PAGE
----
“I have not faced data breaches or cyber attacks in any companies that I’ve worked with. Not because we are or aren’t doing something, I just think it’s all about luck. Every company that stores, maintains and collects data is subject to a cyberattack.
What can be done to avoid these types of challenges?
“Try to avoid these challenges by using platforms with strong security. For example, Amazon Web services and Google Cloud platforms have strong security teams; use platforms that you know have a team for you as you are signing up.”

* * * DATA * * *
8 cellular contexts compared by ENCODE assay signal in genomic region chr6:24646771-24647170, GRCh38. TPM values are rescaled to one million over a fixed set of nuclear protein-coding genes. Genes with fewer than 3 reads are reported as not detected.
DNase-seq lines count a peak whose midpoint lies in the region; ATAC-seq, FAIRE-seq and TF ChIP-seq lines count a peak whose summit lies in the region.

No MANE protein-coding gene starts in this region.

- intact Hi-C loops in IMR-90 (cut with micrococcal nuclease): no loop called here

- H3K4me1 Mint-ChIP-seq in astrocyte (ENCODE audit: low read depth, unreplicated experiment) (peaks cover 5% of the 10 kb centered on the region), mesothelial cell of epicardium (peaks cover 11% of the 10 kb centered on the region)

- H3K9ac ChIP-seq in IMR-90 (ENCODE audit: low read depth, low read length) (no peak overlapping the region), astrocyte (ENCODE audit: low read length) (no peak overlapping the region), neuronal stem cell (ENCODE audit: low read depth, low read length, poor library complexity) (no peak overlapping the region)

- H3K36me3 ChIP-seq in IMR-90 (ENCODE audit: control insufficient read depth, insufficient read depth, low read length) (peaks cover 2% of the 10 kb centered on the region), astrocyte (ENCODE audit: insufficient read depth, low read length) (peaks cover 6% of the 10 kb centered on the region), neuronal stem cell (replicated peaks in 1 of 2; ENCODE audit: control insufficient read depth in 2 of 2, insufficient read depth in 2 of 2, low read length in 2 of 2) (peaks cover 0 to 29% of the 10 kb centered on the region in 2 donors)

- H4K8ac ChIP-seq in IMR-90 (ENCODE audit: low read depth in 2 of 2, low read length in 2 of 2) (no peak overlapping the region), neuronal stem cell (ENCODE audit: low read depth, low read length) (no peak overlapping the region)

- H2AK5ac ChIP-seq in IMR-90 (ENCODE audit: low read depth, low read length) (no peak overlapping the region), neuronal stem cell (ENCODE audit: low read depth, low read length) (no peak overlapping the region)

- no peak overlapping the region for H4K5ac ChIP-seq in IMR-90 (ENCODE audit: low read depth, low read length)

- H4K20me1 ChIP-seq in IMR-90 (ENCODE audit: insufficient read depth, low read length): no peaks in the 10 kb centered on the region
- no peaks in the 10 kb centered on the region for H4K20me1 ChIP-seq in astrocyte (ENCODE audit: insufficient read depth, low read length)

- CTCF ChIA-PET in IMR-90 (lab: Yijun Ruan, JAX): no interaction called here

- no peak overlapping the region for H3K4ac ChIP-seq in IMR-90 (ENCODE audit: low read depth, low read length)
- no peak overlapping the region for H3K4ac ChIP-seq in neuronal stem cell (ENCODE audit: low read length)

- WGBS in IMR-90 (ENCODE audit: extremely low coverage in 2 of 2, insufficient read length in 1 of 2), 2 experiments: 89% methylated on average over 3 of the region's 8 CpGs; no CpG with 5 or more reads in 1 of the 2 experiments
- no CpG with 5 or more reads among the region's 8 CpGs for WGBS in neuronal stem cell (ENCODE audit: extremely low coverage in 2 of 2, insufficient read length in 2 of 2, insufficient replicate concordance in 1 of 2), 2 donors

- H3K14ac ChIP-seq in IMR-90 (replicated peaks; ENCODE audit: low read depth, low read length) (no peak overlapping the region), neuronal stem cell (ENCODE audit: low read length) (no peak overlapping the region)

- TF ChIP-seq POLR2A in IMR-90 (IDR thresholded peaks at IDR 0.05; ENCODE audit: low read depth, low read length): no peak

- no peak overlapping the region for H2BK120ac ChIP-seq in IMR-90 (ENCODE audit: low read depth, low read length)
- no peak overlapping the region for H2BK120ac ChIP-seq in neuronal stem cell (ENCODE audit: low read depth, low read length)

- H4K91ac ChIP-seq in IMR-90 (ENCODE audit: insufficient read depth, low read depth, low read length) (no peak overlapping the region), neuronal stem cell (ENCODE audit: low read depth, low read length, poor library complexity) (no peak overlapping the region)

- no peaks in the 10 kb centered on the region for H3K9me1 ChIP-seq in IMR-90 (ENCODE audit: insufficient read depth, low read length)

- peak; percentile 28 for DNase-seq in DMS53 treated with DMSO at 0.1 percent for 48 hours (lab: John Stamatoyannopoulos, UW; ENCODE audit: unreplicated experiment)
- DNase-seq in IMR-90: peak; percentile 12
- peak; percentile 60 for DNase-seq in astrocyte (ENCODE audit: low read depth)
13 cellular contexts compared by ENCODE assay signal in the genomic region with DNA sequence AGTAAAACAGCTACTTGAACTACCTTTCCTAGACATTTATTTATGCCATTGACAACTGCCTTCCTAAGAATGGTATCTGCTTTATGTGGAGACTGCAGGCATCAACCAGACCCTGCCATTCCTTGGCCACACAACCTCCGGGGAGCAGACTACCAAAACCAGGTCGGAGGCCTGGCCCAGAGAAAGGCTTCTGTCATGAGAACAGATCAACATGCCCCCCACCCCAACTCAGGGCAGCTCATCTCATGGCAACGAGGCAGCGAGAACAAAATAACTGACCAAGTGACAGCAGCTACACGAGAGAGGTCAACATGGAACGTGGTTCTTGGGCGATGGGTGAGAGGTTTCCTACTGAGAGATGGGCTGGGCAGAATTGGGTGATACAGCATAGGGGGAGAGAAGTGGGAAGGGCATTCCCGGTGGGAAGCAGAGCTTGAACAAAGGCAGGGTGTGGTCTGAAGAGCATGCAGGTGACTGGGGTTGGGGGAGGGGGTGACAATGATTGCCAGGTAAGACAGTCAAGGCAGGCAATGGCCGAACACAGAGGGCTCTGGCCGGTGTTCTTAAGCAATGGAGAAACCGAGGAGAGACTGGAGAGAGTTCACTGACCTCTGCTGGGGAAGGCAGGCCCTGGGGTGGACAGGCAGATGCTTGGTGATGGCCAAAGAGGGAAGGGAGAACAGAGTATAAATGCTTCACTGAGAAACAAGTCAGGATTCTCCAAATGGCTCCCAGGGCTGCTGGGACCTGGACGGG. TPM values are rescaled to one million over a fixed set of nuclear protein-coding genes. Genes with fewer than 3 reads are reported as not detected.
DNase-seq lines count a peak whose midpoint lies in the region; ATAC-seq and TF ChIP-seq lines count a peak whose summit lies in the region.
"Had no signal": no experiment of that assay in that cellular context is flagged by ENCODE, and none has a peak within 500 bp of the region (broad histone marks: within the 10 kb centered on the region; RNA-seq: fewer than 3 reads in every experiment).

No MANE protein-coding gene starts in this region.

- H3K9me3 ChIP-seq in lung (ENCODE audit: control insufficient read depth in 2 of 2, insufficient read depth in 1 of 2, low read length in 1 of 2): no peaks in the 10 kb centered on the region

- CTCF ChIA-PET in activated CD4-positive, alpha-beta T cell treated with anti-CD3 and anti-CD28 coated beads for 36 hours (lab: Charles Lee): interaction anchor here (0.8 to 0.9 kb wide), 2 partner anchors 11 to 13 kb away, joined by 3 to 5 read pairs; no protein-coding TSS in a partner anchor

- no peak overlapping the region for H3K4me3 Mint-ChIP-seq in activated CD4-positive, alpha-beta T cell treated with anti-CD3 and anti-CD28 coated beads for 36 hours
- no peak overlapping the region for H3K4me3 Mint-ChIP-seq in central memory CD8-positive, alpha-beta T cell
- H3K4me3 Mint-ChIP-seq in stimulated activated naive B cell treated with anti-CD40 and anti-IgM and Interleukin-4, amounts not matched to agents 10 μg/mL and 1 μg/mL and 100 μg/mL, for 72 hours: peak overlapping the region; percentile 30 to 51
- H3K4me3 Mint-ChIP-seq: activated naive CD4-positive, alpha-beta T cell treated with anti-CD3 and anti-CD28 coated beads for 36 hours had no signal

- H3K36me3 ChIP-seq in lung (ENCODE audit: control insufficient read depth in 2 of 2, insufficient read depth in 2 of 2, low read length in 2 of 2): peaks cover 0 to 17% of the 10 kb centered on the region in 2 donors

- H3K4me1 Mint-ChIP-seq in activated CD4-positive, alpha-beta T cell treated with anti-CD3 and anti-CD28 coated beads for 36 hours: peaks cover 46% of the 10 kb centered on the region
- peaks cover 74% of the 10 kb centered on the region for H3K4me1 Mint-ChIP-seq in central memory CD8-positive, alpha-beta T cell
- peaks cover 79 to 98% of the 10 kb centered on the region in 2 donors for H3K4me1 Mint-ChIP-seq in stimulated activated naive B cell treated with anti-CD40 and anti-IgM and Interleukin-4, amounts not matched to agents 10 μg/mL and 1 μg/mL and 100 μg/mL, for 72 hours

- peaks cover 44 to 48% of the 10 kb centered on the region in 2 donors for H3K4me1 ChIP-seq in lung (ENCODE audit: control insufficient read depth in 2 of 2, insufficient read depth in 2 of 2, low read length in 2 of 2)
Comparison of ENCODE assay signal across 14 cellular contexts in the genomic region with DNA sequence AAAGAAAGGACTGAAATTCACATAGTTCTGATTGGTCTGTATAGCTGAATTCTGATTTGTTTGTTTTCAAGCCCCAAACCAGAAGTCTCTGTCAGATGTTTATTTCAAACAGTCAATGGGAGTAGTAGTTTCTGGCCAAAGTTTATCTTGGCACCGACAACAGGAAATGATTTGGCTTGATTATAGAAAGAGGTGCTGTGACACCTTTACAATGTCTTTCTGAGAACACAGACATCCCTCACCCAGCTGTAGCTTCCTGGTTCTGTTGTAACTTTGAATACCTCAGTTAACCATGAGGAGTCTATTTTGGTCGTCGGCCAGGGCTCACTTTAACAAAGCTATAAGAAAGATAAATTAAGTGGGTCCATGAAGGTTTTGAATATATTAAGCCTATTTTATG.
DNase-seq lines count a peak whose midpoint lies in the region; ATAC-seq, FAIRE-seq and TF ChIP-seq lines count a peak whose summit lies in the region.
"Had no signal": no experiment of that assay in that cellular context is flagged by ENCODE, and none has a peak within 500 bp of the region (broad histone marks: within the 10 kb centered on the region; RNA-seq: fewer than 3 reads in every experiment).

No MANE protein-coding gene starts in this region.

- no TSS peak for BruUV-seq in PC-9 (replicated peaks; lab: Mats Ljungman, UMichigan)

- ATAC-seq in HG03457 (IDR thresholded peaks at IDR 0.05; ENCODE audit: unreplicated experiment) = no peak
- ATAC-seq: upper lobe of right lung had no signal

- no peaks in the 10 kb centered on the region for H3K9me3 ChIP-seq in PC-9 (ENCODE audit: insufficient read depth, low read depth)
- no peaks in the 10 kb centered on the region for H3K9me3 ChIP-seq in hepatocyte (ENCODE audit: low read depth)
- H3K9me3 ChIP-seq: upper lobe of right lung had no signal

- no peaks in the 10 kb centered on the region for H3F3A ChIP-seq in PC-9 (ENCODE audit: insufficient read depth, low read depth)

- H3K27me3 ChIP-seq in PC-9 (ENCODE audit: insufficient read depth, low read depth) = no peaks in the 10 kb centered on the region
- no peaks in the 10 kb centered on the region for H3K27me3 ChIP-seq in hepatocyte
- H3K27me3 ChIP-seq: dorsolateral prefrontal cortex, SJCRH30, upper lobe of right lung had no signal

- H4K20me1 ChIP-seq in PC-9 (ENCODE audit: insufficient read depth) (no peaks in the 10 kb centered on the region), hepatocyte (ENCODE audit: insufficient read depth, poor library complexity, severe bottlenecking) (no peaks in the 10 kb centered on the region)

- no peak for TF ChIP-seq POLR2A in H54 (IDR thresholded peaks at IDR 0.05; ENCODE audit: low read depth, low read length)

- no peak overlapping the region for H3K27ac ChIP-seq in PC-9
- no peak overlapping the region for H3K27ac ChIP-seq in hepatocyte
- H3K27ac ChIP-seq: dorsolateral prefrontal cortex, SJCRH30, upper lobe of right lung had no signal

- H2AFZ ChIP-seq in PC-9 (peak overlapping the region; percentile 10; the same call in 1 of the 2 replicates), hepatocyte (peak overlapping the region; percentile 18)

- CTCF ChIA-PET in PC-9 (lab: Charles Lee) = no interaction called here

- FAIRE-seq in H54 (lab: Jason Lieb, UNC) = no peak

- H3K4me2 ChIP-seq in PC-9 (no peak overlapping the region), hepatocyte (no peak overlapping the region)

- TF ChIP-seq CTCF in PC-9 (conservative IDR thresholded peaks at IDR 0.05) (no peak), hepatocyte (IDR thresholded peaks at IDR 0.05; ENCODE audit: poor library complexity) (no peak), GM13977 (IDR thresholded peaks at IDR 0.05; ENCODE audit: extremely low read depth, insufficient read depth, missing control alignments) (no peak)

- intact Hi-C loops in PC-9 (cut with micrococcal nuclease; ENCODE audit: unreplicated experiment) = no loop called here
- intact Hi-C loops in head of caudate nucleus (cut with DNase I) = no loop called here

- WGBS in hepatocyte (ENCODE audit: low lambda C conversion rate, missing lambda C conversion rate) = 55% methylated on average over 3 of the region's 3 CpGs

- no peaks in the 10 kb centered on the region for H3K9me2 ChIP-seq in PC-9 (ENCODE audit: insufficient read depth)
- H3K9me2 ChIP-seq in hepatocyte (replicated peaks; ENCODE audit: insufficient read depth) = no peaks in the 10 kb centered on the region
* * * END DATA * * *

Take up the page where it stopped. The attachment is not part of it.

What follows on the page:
“Even then, very likely there are cases where your data is exposed. Prepare for how you respond to them (ex. password systems) vs. where you stop them. At the end of the day, all of our data will be ‘breached’ in one way or another. There are 12 year old kids hacking companies for fun, just to see if they can. A website I helped support in a previous role got taken down not by a data breach, just by someone interested in taking down the site. Breached data does not mean an absolute threat to the company.”
“Transparency is key; it builds user confidence. If something happens, be transparent about what happened and what was accessed, and what they can do to prevent anything further from happening.”
Tips for anticipating a data breach:
Keeping an eye on credit reports (if SSNs were leaked)
Empowering users to know what someone is doing with their data